Archive for the ‘Inside Voice’Category

Read, Reuse, Recycle

not-a-box1Last week my daughter was “Star of the Week” in preschool. She was second to last to have her turn, so she had been planning for a long time. The “Star” could bring in whatever and whomever they wanted – and their time to share would preempt all other planned activities. One of the many things she wanted me to come in and do with her and the class was read Not a Box by Antoinette Portis. This book is beautiful in it’s simplicity. It goes through the many things the little bunny imagines the box to be, such as a mountain peak, hot air balloon, and robot costume. We brought in an actual box so that she and her classmates could imagine the box into their own creation. (The most original idea was that the child was a book inside the box, which was a shelf!) My daughter was adamant that we send her friends home with something, and since I didn’t want to bring in 11 boxes, we sent each child home with a paper towel roll. As the class was dismissed and each child walked to their respective cars with their parent, I apologized as a symphony of horns and megaphones erupted. Luckily, it seems that all the other parents appreciate good imaginations¬† – even when they get loud.

oatmeal1Another way I recycle cardboard in our house is to give my kids actual food containers to use in their play kitchen. Their favorite is the Quaker Oatmeal cylinder, which my mom used to give to me when I was little. It’s such a fun shape. My little ones use it for the play kitchen, but also make it a drum, log bridge for their block buildings, or a container for small toys.

When your child is done playing with your boxes and containers, turn them into a book. We see our children identify branding before they can read the label – especially with food. My daughter shocked us when she identified Starbucks as “the coffee store” since we rarely go there. But she knew that everytime we went into the store with the green letters and “fancy girl” cheerios1logo, we came out with coffee. Many kids can identify their favorite cereal boxes. Just as they can identify that a Stop sign says “Stop” before they can read, it is an important step of reading to assign meaning to groups of letters, especially when those groups of letters are in their daily environment. Cut the front side off of your Cheerios box, put it inside a slip page insert, and pop it into a binder. This book is one your child can read to themselves and you can continually add to it making it fresh and new. A fun thing to do is have them read it out loud to you. Do they identify the brand name (Cheerios) or the items (cereal, milk, etc.)? Do they tell a story with each page (This morning I ate Cheerios…)?¬† Maybe they identify the letters they see and ask you what they spell.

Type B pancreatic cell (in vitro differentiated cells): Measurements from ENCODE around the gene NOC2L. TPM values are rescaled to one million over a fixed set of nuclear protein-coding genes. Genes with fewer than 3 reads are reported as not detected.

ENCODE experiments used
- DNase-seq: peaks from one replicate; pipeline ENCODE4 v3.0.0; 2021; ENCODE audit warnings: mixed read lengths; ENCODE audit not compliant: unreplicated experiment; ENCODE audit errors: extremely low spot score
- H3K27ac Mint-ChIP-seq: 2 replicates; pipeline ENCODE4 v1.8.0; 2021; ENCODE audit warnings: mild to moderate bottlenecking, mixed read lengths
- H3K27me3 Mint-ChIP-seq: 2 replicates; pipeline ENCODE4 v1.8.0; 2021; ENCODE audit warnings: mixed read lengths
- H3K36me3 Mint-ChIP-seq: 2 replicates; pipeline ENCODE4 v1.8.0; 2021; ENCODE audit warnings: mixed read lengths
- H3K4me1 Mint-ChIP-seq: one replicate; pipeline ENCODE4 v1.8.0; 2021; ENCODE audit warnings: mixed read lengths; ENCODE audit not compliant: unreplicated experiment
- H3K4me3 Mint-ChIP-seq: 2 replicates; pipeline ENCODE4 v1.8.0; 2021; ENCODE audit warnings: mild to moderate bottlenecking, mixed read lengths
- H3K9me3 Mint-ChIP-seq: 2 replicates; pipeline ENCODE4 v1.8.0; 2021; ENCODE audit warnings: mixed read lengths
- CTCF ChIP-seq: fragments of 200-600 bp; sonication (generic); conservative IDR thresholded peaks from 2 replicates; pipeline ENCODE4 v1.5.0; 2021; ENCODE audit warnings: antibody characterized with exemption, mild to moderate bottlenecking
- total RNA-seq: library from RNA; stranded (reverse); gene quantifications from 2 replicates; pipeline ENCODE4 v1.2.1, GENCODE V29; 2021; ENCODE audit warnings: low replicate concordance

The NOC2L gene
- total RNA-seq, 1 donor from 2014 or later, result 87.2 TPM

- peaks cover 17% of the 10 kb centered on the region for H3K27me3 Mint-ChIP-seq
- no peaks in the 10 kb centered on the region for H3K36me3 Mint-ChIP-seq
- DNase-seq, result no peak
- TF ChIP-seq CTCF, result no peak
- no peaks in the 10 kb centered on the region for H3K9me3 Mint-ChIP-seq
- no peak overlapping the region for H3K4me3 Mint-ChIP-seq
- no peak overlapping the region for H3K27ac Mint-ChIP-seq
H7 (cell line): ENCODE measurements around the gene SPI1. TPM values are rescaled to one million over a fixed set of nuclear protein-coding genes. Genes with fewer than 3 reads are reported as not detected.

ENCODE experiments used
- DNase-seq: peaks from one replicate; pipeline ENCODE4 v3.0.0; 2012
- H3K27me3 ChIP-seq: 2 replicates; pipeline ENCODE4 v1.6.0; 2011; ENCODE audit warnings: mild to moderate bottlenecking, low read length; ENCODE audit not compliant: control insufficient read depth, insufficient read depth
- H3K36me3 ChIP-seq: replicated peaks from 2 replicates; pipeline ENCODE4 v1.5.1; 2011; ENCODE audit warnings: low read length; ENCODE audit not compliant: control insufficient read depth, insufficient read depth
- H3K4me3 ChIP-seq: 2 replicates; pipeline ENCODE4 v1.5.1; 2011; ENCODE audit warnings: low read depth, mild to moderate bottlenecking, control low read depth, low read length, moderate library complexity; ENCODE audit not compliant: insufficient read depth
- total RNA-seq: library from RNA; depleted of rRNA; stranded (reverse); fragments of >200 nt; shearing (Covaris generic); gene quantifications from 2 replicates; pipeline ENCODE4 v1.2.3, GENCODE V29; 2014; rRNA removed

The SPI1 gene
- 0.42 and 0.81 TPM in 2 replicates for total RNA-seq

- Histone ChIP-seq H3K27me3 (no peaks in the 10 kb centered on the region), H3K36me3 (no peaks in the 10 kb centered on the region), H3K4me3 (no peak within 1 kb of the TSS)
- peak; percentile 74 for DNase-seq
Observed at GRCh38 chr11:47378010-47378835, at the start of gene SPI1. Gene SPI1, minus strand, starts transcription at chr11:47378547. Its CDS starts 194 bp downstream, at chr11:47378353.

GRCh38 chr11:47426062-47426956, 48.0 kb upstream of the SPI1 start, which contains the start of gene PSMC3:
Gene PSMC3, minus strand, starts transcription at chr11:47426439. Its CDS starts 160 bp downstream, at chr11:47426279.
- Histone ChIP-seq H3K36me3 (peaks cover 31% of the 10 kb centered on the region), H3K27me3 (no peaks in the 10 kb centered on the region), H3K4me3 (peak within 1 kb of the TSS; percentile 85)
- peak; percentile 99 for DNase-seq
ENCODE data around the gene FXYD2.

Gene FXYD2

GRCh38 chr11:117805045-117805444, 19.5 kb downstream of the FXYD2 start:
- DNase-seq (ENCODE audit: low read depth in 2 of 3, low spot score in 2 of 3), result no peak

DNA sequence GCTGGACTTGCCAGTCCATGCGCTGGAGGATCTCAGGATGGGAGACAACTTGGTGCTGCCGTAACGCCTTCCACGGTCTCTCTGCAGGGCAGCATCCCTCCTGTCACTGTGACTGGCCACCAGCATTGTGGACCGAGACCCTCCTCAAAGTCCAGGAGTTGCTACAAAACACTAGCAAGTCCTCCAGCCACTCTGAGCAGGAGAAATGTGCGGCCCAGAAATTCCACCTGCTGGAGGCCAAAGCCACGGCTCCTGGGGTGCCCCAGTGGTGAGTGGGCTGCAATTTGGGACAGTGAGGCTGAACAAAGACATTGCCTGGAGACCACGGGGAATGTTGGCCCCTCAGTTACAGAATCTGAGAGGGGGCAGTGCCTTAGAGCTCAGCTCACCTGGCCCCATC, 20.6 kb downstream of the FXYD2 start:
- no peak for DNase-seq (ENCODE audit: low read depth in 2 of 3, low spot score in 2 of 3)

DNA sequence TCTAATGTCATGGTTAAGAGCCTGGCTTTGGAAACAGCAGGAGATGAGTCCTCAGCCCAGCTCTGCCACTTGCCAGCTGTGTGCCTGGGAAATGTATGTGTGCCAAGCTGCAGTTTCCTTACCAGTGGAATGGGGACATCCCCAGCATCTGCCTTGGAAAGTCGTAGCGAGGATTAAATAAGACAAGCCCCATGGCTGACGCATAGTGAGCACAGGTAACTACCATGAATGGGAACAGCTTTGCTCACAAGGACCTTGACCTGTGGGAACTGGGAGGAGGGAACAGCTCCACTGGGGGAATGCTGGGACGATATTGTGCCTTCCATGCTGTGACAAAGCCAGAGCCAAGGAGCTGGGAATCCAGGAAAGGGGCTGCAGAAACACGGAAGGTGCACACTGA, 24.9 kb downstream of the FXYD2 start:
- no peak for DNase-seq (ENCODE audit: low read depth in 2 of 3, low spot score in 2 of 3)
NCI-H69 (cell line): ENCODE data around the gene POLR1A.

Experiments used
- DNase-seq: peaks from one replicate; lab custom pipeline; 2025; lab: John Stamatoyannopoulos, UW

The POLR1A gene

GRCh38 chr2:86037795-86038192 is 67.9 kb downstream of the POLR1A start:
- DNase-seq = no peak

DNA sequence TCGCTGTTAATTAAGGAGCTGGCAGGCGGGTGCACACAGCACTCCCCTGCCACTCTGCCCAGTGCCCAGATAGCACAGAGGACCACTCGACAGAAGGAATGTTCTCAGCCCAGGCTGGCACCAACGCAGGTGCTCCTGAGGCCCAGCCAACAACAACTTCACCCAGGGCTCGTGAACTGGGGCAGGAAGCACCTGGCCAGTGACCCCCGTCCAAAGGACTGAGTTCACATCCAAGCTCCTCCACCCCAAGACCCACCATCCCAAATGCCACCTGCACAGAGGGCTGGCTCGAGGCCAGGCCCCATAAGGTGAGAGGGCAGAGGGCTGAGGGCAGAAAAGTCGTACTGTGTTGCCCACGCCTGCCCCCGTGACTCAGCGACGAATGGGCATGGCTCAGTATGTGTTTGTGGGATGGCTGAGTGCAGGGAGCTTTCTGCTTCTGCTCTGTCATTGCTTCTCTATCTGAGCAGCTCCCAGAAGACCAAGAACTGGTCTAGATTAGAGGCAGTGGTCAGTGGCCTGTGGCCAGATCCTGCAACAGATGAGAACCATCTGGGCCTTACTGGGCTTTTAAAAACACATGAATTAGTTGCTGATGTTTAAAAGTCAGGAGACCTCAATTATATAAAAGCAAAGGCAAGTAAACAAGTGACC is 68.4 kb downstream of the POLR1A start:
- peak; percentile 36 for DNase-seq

Recycling cardboard in these playful ways can be enjoyed by all ages. What are some ways you reuse your cardboard for play?


04 2009

Shall we dance?

mabeldancingThis winter we had many days that were just too cold to do anything outside. All of these days posed a real threat that my 4 year old and 2 year old would gather all their pent up physical energy and literally spin out of control. So almost every night this winter around 5 pm (the universal time a young child starts behaving in such a way that caregivers begin to count down the minutes until bedtime) I would turn on “ballet” music. To my children, any classical music qualifies as “ballet” music. The rounds of interpretive dance that ensued helped my children get out all that pent up energy in a way that was manageable indoors. Of course, switching up the genre of music is always fine with my little ones, as long as we all bow and applaud each other with the reverence of ballet dancers.

I’ve been wanting to get silk play scarves to add to the dancing (oh, and all the possibilities one can imagine when playing with silk scarves…). But I still haven’t bought any, and I’m not as proactive as my best friend who made her own. Instead, we have made-do with my winter and spring scarves as well as my children’s favorite blankets.

Maybe this is why my kids love Mabel Dancing by Amy Hest so much. I have loved this story and Christine Davenier’s beautiful illustrations for years now. The book brings me back to all the times as a child I sat at the top of the stairs, when I was supposed to be in bed, because I didn’t want to miss the grown-up party downstairs. Don’t be deterred if you have sons. I first found this book when I was teaching 5 – 6 year old boys. They loved it because they could relate too. (As a side note, I find it quite important that boys as well as girls are exposed to books that have strong female main characters.)

Dancing is a fantastic indoor activity that children of all ages can enjoy. My 2 month old prefers I sing while I dance with him cheek-to-cheek. I’m taking advantage of that before it changes!


03 2009

Oh the places you’ll go

pleasetouchIf you find yourself in Philly, I highly recommend you visit the Please Touch Museum. I’m so sad that The Center for Creative Play in Pittsburgh closed before I could experience it with my kids. What is your favorite place to bring your children to play?


03 2009